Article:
In particular, most Baby Boomers will be interested in some of the general facts that were brought up by the speakers.
Redefining What it Means to be Old
Karen Roper, who is Director of OC Community Services and oversees the Office on Aging, the Veterans Service Bureau and several other agencies, said they are working to redefine what it means to be old. Rather than basing it on someone's age, they want to define it based on a person's functional ability. After all, she pointed out, some people can be in their 80's or 90's and still be able to live on their own and take care of their shopping, housework, cooking, etc. On the other hand, a person who is in their 50's or 60's might be suffering from a number of medical conditions, including early onset dementia, which might make it difficult for them function independently at all. Which person should be considered "old?"
The U.S. Population is Aging Rapidly
Michael Schrader, the Chief Executive Officer of CalOptima, presented fascinating statistics regarding how quickly the American population is aging. In 2015, there are approximately 40 million people over the age of 65. Over the next ten years, by 2025, the population of people over the age of 65 will increase by 50% to 60 million.
Social Security and Medicare Will Need to be Reformed
Mr. Schrader revealed that over that same ten year period, Social Security costs are expected to increase by 77% and Medicare costs by 89%. This is unsustainable without some types of reforms. As was recently mentioned in this blog, one change has already been made in order to save the government money in Social Security expenditures. It was part of the 2015 budget agreement. The SSA has now eliminated an option couples used to have for maximizing their benefits ... the file and suspend option.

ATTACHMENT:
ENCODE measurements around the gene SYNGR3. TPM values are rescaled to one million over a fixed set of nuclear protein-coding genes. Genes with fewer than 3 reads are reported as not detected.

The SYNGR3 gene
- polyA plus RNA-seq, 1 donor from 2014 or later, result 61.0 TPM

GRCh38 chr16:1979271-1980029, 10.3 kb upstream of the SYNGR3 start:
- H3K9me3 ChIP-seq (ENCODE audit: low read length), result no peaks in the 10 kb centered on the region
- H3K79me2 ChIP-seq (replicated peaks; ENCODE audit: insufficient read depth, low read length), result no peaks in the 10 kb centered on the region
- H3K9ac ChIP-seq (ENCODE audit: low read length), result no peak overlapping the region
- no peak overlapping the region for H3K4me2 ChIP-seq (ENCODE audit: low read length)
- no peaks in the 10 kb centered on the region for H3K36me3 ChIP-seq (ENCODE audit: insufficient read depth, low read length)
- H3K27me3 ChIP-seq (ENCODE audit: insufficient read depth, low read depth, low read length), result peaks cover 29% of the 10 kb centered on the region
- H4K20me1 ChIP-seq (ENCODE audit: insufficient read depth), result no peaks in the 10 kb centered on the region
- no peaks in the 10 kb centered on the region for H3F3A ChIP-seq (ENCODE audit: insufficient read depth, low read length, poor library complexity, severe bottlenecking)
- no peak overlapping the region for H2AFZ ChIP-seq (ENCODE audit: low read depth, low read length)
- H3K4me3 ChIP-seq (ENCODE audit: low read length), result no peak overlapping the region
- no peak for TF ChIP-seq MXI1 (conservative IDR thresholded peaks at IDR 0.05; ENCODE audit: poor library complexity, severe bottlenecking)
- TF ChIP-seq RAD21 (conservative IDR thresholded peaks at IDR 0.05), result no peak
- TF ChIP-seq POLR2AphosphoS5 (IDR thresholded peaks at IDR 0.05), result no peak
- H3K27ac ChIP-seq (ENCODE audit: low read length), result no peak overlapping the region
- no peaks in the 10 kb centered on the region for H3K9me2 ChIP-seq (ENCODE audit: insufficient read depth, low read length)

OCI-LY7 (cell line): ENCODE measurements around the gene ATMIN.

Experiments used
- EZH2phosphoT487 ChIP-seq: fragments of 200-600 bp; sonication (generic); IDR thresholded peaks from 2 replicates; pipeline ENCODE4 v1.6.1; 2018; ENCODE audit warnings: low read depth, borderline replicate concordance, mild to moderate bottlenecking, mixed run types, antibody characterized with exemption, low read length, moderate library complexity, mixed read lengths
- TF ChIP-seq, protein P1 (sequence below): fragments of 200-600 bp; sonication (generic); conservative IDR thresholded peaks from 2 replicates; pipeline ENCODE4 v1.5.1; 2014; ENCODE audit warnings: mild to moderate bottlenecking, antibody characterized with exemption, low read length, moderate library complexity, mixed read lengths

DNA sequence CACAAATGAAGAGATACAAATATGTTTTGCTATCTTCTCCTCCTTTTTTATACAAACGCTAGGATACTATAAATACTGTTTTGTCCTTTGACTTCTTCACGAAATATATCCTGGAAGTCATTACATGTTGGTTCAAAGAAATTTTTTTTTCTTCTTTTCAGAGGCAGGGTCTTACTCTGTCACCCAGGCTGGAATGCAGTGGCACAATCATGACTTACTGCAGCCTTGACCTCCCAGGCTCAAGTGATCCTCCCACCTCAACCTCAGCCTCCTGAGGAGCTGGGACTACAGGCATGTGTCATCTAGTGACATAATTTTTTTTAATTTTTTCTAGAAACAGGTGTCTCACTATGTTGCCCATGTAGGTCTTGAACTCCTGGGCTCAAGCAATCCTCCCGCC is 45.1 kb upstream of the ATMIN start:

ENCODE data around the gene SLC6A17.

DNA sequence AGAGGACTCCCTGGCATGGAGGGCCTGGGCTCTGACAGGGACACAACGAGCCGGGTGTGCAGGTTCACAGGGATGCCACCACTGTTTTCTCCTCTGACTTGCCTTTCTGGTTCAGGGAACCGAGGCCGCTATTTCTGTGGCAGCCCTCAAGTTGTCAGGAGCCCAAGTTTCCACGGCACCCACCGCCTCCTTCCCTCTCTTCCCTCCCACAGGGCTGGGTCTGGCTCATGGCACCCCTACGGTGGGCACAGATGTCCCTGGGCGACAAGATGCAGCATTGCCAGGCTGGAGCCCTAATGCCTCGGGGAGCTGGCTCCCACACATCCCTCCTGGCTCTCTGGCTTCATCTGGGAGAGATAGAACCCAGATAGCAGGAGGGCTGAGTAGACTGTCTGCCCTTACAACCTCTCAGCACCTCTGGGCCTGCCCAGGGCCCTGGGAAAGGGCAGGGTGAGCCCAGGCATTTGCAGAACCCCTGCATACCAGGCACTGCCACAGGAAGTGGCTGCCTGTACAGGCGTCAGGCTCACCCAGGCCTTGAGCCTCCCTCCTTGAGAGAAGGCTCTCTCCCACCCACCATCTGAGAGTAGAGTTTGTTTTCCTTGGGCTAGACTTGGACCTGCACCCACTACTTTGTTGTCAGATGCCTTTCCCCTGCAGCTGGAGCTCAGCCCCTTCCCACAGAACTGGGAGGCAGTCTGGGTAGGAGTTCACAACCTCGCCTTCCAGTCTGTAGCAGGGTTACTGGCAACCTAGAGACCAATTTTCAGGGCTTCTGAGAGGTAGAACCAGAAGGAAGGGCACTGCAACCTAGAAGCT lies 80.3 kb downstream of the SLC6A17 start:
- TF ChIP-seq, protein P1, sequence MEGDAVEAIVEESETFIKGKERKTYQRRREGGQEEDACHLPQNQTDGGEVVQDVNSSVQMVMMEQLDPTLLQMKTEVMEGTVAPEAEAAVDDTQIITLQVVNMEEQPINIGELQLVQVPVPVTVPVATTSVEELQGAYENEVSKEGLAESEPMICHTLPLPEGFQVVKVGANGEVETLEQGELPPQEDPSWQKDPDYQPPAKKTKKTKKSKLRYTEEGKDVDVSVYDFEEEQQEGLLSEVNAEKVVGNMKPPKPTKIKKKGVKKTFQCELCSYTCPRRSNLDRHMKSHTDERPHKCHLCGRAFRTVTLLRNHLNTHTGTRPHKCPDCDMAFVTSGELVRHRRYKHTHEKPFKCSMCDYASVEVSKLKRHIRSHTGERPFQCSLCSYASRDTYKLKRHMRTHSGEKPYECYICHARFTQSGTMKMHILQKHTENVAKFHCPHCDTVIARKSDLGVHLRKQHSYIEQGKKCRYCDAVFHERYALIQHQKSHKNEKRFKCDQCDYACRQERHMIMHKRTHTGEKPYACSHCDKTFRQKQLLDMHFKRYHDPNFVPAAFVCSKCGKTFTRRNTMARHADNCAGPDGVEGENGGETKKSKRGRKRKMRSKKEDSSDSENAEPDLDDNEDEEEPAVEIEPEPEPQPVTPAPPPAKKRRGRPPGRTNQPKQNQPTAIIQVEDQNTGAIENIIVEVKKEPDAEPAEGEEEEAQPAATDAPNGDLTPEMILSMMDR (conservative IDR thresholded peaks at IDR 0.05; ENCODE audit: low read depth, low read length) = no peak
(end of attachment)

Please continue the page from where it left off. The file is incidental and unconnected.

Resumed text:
Among other changes that are being considered are:
* Raise the minimum ages to receive both Social Security and Medicare benefits
* Increase the co-pays and other forms of cost sharing for Medicare beneficiaries
* Change to a need based voucher system for Medicare benefits
New Approaches to Administering Medicare and Medicaid
CalOptima is also experimenting with a new system to make Medicare benefits more efficient, cost effective and easier to use for beneficiaries who qualify for both Medicare and Medicaid (known as Medi-Cal in California). Many of the people who qualify for both have to deal with four different programs ... Medicare Part A, Medicare part B, Medicare part D, and Medicaid. Since these people frequently have dementia or other health issues, dealing with all these different programs is overwhelming. CalOptima is experimenting with combining all four of those programs into one, adding on dental and vision services, and providing case carriers to assist the recipients. They believe that reducing the fragmentation will make the program operate more efficiently and less expensively. In addition, beneficiaries will only have one phone number to call and one person to deal with, which should make things more manageable.
If the CalOptima program works here in Orange County, it will be spread to other parts of the United States.
In the coming weeks, this blog will contain additional information that was provided during the State of Aging seminar ... interspersed with other topics of interest to Baby Boomers.
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